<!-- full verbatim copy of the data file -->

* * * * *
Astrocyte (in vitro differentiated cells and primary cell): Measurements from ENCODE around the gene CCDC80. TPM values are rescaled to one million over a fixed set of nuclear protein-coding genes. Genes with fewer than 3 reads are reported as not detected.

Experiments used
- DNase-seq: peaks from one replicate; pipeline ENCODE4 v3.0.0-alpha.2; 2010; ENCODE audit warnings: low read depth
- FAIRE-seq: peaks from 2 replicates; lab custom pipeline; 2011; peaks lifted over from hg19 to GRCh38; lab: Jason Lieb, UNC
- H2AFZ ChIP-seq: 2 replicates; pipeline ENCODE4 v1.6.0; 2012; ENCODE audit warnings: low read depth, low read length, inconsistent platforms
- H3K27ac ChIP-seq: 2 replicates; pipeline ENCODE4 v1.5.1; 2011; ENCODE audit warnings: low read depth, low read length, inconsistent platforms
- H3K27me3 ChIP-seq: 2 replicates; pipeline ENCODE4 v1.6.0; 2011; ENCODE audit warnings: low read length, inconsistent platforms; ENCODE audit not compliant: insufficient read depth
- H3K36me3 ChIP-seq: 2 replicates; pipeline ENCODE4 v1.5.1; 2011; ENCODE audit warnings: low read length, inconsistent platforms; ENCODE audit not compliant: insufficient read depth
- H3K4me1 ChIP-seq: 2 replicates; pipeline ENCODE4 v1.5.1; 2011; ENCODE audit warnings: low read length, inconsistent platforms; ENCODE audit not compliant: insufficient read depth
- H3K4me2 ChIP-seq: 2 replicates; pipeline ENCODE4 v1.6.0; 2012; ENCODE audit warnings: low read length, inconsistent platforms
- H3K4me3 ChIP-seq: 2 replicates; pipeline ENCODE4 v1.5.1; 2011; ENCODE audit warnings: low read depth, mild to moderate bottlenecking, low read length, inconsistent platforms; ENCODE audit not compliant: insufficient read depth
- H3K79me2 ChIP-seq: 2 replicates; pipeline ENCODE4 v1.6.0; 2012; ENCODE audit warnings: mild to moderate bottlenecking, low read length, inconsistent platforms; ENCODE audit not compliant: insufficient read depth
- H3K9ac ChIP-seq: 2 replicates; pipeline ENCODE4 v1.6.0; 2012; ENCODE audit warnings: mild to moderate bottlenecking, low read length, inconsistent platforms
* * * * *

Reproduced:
Astrocyte (in vitro differentiated cells and primary cell): Measurements from ENCODE around the gene CCDC80. TPM values are rescaled to one million over a fixed set of nuclear protein-coding genes. Genes with fewer than 3 reads are reported as not detected.

Experiments used
- DNase-seq: peaks from one replicate; pipeline ENCODE4 v3.0.0-alpha.2; 2010; ENCODE audit warnings: low read depth
- FAIRE-seq: peaks from 2 replicates; lab custom pipeline; 2011; peaks lifted over from hg19 to GRCh38; lab: Jason Lieb, UNC
- H2AFZ ChIP-seq: 2 replicates; pipeline ENCODE4 v1.6.0; 2012; ENCODE audit warnings: low read depth, low read length, inconsistent platforms
- H3K27ac ChIP-seq: 2 replicates; pipeline ENCODE4 v1.5.1; 2011; ENCODE audit warnings: low read depth, low read length, inconsistent platforms
- H3K27me3 ChIP-seq: 2 replicates; pipeline ENCODE4 v1.6.0; 2011; ENCODE audit warnings: low read length, inconsistent platforms; ENCODE audit not compliant: insufficient read depth
- H3K36me3 ChIP-seq: 2 replicates; pipeline ENCODE4 v1.5.1; 2011; ENCODE audit warnings: low read length, inconsistent platforms; ENCODE audit not compliant: insufficient read depth
- H3K4me1 ChIP-seq: 2 replicates; pipeline ENCODE4 v1.5.1; 2011; ENCODE audit warnings: low read length, inconsistent platforms; ENCODE audit not compliant: insufficient read depth
- H3K4me2 ChIP-seq: 2 replicates; pipeline ENCODE4 v1.6.0; 2012; ENCODE audit warnings: low read length, inconsistent platforms
- H3K4me3 ChIP-seq: 2 replicates; pipeline ENCODE4 v1.5.1; 2011; ENCODE audit warnings: low read depth, mild to moderate bottlenecking, low read length, inconsistent platforms; ENCODE audit not compliant: insufficient read depth
- H3K79me2 ChIP-seq: 2 replicates; pipeline ENCODE4 v1.6.0; 2012; ENCODE audit warnings: mild to moderate bottlenecking, low read length, inconsistent platforms; ENCODE audit not compliant: insufficient read depth
- H3K9ac ChIP-seq: 2 replicates; pipeline ENCODE4 v1.6.0; 2012; ENCODE audit warnings: mild to moderate bottlenecking, low read length, inconsistent platforms